“My village is beautiful and I have lived here all my life. Even though life can be hard, I don’t want to go away.” Eight-year-old Zannati lives on the front lines of climate change in her cyclone-ravaged coastal village of Nishanbaria on the Bay of Bengal. When she speaks, you feel her determination and see the fire in her eyes.
The embankment holding back the sea, part of 480 kms of embankment repaired and reconstructed by the World Bank, is the only protection her village has from cyclones.
Shabash Bangladesh (Bravo Bangladesh) – a photo exhibition showcasing development results in Bangladesh – tells the story of Zannati and many other Bangladeshis, serving as a visual backdrop to the first Country Performance and Results Review (CPRR) in Dhaka on April 13, 2011.
The CPRR was the first high-level review to take stock of the results being achieved under the Bank’s FY11-14 Country Assistance Strategy (CAS). This event was part of wider efforts to instill a results culture across the Bangladesh program, from the project level during implementation support, to the portfolio and strategy levels. It was also an important step in enhancing the Bank’s accountability for results.
Three interlinked global crises—food, economic, climate—were high on the agenda of this year’s Bank-IMF Spring Meetings. At a conference organized by the Independent Evaluation Group and World Bank Institute, a panel of experts—Kristalina Georgieva, European Commissioner; Hans Herren, President, Millennium Institute; Trevor Manuel, Minister, National Planning Commission, South Africa; Ngozi Okonjo-Iweala, Managing Director, World Bank; Robert Watson, Chief Scientific Advisor, Government of UK— discussed not only the impact of each crisis, but crucially the links among them in seeking joint solutions.
I recently returned from Ethiopia where I visited a project that is being covered by MIGA’s political risk insurance. The project involves the privatization and expansion of an existing farm to cultivate and process passion fruit, mango, and papaya for juice exports. The newly formed company, africaJUICE Tibila Share Company, has taken what was essentially an abandoned farm and transformed it into a thriving enterprise.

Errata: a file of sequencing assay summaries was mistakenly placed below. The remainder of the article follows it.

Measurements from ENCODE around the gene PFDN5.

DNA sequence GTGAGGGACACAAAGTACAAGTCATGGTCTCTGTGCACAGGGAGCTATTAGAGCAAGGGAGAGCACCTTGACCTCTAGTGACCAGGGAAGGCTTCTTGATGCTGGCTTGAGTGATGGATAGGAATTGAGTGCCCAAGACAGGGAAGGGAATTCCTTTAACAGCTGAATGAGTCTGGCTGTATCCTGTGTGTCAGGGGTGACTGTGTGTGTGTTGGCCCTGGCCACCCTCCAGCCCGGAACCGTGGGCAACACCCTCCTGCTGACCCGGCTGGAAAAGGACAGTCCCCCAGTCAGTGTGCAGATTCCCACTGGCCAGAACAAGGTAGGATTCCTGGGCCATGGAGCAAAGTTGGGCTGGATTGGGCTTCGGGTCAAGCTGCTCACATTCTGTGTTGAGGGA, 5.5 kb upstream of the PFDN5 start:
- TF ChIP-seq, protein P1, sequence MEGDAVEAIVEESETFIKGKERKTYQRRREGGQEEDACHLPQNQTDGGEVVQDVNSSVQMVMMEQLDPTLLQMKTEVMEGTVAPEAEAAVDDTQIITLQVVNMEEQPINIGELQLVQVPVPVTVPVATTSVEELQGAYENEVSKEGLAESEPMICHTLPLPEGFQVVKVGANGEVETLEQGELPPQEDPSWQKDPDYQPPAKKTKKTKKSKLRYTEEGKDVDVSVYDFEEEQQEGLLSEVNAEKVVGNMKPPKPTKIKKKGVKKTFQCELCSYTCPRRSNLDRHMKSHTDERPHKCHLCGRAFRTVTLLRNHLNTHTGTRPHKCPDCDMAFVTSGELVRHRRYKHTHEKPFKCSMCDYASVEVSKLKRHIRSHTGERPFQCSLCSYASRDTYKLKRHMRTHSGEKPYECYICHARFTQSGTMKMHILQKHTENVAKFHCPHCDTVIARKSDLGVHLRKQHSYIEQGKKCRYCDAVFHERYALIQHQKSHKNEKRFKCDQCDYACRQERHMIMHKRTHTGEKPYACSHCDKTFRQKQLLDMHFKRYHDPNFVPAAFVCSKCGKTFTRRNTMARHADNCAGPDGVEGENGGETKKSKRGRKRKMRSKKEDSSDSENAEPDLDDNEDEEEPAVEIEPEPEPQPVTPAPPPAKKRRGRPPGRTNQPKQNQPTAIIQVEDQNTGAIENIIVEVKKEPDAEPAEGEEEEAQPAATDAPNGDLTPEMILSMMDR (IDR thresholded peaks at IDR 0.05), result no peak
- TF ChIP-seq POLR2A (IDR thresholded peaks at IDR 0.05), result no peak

The project introduced passion fruit to the community which is harvested and processed into juice in a new state-of-the art factory. The juice is then exported to markets in Europe and the Middle East. In addition to creating significant direct employment for a poor rural area (2400 employees), the project is developing a cadre of contract farmers who can earn a significantly higher income for this “in demand” product.
There is a jobs cow waiting to be milked in Africa. It is agriculture and agri-business.
In its initial condition, Africa’s agriculture bears a striking resemblance to its telecom sector in the late 1990s. A decade on, a combination of right policies and strengthened regulatory framework has seen the sector open up to free enterprise, attracting about $60 billion in private investments and leading to today’s ICT boom: 450 million mobile phones in Africa, which is more mobile phones than Canada, Mexico and the USA combined.
As the Bank reported earlier this week, global food prices are rising to dangerous levels and threaten tens of millions of poor people around the world. Rising prices have pushed an estimated 44 million people into poverty since last June.
In the current food price debate, there's plenty that Latin America can bring to the table.
A newly released World Bank report highlights the region's potential to help solve the food crisis given its huge natural resources -land, water- and agricultural expertise.